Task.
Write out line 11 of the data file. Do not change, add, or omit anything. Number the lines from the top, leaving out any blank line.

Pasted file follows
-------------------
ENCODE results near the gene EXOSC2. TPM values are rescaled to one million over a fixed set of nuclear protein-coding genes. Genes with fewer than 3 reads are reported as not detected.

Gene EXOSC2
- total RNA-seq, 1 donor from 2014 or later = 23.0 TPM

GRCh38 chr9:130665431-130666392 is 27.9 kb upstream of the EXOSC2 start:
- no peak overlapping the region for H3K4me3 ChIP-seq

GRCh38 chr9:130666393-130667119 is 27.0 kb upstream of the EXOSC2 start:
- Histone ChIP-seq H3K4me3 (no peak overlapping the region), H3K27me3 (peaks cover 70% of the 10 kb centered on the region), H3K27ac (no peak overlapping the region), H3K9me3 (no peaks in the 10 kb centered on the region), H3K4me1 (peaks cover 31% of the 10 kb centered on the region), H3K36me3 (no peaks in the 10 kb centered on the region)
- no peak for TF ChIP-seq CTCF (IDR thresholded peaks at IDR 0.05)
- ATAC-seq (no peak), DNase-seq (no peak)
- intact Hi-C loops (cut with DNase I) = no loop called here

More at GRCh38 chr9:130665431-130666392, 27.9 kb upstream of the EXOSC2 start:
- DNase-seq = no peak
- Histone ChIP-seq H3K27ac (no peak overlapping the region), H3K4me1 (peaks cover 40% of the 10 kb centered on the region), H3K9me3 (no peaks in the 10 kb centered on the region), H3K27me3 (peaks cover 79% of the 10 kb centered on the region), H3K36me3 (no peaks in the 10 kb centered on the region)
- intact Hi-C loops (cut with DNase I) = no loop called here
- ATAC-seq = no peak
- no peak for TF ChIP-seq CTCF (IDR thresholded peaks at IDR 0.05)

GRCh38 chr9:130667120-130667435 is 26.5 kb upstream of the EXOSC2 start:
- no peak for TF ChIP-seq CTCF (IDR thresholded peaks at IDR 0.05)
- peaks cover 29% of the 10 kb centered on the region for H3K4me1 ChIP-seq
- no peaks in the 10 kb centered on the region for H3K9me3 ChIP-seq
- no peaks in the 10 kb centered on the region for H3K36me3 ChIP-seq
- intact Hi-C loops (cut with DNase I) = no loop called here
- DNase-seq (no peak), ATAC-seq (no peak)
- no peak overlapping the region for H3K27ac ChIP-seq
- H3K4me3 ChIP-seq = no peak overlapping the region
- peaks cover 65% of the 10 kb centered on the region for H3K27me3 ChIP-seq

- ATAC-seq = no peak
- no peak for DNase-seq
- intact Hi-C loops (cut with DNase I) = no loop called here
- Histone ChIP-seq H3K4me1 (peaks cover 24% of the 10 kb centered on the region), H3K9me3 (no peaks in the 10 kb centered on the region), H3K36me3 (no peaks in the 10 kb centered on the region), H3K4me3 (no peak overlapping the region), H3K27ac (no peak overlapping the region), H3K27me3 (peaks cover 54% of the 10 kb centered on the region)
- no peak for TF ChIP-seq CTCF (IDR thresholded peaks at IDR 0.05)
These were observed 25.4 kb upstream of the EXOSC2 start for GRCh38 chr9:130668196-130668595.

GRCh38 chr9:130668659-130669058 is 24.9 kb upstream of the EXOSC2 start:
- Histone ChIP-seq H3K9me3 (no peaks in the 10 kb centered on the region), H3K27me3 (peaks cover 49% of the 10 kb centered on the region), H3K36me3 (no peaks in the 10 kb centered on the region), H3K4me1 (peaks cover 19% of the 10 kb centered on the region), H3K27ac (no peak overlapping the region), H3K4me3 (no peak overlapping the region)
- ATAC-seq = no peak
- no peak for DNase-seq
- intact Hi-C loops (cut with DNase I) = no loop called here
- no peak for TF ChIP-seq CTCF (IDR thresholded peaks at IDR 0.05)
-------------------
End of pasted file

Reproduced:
More at GRCh38 chr9:130665431-130666392, 27.9 kb upstream of the EXOSC2 start: